Joe Sugg admits he was ‘on the fence’ about doing Strictly
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The younger brother of YouTube queen Zoe Sugg, Joe has grown up in the lime-light, but since his stint on the popular BBC dancing competition in 2019, the star has also ended up performing on the West End, released his own single and now is fronting a national campaign, encouraging men to talk about their mental health.
Along with a playful picture of Joe with a newly grown tash, the star has also opened up about his own experiences with mental health.
In a video a few years back alongside fellow vloggers and “influencers” Casper Lee and Jack Maynard, the trio opened up about their insecurities and what effect this has on their mental health.
Joe explained: “I used to be very, very self-conscious about my skin, in particular spots on my skin but now I don’t mind as much.
“I learnt that people around you don’t care that much about yourself…they don’t notice the things that you notice a lot more.”The now 30-year-old struggled so much with severe acne that he couldn’t bear to watch back his old videos.
“Straight away I’d look for certain words like ‘oh your skin’, ‘I can tell you are wearing make-up’.”
The problem got so bad for Joe that it started to affect his social life. The star said that he would say to friends: “My skin is really bad. I don’t feel like going out. They completely understood and they said ‘I’ve been through the exact same thing.’”
Yet, for Joe things started to turn around, for both his skin and his mental health. After seeking advice from a doctor the young star was able to dramatically improve his skin.
In 2019 he also starred in the mental health awareness day campaign for the NHS and their Every Mind Matters adverts.
Posting on his social media sites for his millions of followers to see he wrote: “We all have times when we feel stressed, low or anxious, or experience trouble sleeping but there are simple things we can all do to look after our mental health.”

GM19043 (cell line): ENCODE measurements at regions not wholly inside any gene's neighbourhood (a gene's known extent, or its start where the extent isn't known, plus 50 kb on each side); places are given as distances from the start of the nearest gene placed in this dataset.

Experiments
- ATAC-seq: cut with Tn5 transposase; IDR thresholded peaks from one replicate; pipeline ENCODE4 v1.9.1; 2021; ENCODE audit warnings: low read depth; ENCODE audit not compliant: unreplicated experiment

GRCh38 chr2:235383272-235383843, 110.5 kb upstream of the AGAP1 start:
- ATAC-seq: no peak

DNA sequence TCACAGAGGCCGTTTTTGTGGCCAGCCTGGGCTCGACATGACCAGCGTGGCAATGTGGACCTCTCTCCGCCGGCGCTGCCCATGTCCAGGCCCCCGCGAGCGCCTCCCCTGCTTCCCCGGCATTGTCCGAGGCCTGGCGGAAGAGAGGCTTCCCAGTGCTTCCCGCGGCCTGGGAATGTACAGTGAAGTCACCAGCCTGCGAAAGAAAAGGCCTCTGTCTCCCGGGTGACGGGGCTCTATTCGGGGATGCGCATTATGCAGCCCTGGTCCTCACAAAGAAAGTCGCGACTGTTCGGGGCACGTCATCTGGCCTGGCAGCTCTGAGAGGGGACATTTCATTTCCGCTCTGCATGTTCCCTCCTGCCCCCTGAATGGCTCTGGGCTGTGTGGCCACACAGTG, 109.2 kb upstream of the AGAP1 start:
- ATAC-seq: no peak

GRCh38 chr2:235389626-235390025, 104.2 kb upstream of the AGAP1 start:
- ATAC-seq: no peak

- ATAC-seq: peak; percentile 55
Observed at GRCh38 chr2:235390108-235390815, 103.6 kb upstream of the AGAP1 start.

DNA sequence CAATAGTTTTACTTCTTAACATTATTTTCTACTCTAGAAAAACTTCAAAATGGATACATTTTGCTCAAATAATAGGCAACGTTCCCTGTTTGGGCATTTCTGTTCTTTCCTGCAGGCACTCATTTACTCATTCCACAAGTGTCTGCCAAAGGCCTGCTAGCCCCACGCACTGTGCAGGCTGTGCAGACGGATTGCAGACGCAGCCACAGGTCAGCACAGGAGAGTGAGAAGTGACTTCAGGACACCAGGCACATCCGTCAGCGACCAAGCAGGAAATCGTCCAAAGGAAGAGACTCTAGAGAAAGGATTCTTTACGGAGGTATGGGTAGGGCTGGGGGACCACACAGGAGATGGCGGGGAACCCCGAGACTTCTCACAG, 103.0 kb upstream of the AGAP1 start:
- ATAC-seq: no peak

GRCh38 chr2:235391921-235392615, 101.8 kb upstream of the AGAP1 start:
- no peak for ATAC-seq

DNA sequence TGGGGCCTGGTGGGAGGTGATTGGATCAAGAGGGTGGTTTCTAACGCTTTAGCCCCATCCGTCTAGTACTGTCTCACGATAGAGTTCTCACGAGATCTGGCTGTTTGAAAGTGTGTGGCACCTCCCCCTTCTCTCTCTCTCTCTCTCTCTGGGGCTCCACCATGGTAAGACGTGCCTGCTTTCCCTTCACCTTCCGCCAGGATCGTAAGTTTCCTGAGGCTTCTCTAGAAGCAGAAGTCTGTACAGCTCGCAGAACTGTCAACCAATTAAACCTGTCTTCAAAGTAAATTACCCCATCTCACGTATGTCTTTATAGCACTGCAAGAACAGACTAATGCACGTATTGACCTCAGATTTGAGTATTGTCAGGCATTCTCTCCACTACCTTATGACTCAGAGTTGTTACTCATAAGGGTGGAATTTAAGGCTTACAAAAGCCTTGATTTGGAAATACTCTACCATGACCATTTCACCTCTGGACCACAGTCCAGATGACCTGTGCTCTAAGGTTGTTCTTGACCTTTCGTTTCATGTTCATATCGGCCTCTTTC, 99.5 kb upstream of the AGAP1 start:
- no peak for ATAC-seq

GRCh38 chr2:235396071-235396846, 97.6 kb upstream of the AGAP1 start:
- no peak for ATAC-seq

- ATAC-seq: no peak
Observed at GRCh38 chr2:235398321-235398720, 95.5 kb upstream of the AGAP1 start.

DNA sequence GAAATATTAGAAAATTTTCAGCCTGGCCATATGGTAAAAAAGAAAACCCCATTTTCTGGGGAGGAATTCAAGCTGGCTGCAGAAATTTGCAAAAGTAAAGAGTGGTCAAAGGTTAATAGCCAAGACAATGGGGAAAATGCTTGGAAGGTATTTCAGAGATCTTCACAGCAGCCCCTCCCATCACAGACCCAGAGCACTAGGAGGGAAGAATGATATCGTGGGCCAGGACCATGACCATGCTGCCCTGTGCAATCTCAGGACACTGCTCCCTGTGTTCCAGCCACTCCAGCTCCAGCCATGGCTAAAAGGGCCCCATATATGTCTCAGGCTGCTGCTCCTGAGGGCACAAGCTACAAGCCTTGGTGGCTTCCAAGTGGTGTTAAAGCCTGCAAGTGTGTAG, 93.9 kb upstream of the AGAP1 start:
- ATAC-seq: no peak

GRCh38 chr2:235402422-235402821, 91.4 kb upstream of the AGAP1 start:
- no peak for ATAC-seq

Taking part in Movember, is extremely important for Joe, as the campaign encourages men to talk about not only their health, but check in with their friends as well. The charity asks men to follow these simple steps to let the conversation flow:
- Ask – Maybe you have noticed friends spending more time at a bar, or coming late to work, or missing social events. Start by mentioning these differences you have noticed.
- Listen – Try to give them your full attention without interruptions.
- Encourage action – Help them to focus on some simple things that might improve their well being. This can include sleeping and diet.
- Check-in – Suggest you go for regular catch ups, in person if possible. If you are worried about someone consult the emergency services.
Director of Mental Health training at Movember and Research Fellow with Orygen at the University of Melbourne, doctor Zac Seidler has dedicated his career towards understanding men’s mental health and masculinity.
Talking exclusively to Express.co.uk he said: “We need to find a way to create an equally enticing breeding ground, a community for young guys that espouses meaningful connection and belonging built on shared compassion, with the mantra that nice guys always finish first.
“When we approach men in the right way – when our interventions and messages are targeted – we know they can work…it’s time we start asking and stop assuming what men need.“There is no excuse for not calling your mate if he just lost his job…You don’t need to know what to say. Just let him know you hear him, you’re with him, and you’ll get through this together.
“We want men to be mentally flexible, and that means more than just yoga. It’s time we stop passing off such behaviours as ‘boys will be boys’ and learn to address these effectively – as a call for help.”
If you or someone you know is affected by mental health, Samaritans are available to reach 24 hours a day on 116 123 or text SHOUT to 85258.
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